And London only amplifies the school’s diversity. With London being home to 270 nationalities and 300 languages, the London Business School is a place, says Alexandra Rico-Lloyd, where she can “go to a founders’ breakfast with fellow entrepreneurs, have lunch with investors travelling to London, and dinner with e-commerce professionals from across Europe – all in one day.” Always somewhere to go with something to do and someone to meet, Rico-Lloyd adds, London makes for a diverse professional center – with plenty to do when the sun goes down or the weekend rushes in.

“London is at the heart of world commerce while also offering a wide range of things to do outside the classroom,” observes Anirban Mukhopadhyay. “It’s the only place in the world that has The Shard, a modern architectural marvel, just minutes away from the Tower Bridge, an historical marvel. I believe that it’s the best destination for a student looking to gain the best of both worlds.”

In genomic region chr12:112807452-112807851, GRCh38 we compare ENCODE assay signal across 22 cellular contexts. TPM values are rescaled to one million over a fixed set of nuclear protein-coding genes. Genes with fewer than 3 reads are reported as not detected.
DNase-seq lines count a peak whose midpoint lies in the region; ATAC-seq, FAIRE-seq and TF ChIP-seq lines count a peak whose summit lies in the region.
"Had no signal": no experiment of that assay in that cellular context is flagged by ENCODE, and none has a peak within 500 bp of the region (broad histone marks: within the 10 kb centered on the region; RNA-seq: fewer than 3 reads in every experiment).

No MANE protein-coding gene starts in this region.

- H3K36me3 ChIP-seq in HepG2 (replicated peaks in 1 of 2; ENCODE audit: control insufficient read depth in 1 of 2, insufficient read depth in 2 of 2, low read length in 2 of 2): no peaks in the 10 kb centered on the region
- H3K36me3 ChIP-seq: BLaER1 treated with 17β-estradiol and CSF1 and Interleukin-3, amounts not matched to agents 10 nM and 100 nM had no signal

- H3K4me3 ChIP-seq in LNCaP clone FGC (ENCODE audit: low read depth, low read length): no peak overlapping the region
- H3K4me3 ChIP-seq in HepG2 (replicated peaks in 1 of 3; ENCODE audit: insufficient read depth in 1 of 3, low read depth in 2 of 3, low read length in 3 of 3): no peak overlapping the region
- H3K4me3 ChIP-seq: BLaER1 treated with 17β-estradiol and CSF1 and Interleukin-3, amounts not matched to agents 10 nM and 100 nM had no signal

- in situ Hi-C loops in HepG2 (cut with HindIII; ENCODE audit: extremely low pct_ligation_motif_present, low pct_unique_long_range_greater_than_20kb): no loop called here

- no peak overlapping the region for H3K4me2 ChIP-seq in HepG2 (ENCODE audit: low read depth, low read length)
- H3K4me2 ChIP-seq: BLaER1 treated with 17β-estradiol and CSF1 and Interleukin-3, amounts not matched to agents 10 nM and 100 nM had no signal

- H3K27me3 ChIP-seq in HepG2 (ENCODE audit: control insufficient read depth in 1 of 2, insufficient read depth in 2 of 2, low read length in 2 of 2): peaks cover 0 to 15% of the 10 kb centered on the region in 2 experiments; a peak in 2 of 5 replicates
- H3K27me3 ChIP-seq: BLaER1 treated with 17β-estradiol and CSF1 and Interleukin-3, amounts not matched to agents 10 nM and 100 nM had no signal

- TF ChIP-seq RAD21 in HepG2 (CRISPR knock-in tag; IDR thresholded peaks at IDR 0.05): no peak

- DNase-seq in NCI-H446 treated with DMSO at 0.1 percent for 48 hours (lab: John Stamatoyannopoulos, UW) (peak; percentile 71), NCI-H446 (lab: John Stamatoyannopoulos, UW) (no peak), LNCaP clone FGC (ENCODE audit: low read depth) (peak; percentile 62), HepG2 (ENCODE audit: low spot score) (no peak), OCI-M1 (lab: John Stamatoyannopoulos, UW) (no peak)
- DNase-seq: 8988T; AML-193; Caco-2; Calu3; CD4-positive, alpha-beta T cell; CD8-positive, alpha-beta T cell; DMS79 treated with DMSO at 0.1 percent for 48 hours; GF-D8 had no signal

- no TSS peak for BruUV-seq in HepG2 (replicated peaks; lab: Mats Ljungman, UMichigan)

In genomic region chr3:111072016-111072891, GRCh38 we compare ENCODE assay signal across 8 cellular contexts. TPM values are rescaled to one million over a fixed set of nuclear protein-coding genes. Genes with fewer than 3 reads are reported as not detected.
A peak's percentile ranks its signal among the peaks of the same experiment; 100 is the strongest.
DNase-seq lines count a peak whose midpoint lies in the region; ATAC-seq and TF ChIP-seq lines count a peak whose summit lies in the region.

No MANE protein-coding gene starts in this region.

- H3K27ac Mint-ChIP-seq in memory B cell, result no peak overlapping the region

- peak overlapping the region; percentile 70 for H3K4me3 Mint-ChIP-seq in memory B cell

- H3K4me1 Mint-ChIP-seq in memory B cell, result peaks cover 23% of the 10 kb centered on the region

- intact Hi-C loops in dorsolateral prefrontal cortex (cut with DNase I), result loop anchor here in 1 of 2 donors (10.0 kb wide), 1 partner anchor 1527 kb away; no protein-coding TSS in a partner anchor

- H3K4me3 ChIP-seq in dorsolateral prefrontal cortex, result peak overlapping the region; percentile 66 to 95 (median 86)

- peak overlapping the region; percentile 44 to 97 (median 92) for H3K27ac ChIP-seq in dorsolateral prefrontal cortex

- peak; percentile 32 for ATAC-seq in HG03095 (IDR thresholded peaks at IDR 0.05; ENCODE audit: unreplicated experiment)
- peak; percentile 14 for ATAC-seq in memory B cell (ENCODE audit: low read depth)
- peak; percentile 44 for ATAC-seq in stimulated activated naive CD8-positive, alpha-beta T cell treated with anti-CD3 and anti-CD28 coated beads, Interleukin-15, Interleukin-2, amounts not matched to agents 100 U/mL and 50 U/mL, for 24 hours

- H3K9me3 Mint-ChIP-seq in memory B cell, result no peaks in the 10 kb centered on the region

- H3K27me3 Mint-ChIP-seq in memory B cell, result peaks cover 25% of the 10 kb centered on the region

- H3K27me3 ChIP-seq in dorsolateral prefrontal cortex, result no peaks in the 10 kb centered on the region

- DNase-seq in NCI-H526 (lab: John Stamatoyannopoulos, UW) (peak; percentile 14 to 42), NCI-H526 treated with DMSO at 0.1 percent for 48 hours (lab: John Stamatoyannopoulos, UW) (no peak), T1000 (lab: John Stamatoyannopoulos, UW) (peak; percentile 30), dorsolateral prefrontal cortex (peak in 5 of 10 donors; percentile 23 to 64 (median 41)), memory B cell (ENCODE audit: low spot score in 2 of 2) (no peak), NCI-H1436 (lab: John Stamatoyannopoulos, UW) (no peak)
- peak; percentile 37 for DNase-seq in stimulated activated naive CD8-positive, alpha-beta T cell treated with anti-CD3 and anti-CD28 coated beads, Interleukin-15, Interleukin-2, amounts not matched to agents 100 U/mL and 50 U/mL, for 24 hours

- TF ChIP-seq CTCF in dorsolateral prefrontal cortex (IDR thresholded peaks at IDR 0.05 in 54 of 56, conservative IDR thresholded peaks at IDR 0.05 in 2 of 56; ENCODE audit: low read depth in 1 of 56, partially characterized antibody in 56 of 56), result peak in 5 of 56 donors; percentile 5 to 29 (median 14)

Helen Foley, London Business School

In the 2022 Financial Times survey, London Business School students and alumni gave their school the 5th-highest recommendation score. What are some reasons behind LBS’ popularity” Helen Foley, MBA Programme Director, has some ideas. This summer, P&Q reached out to Foley to learn more about recent innovations and new programme. Here are her thoughts on what students can expect from the MBA program and how its London location and unique curriculum give them an advantage in the workplace.

P&Q: What are the two most exciting developments at your program in the past year and how will they enrich the MBA experience for current and future MBAs?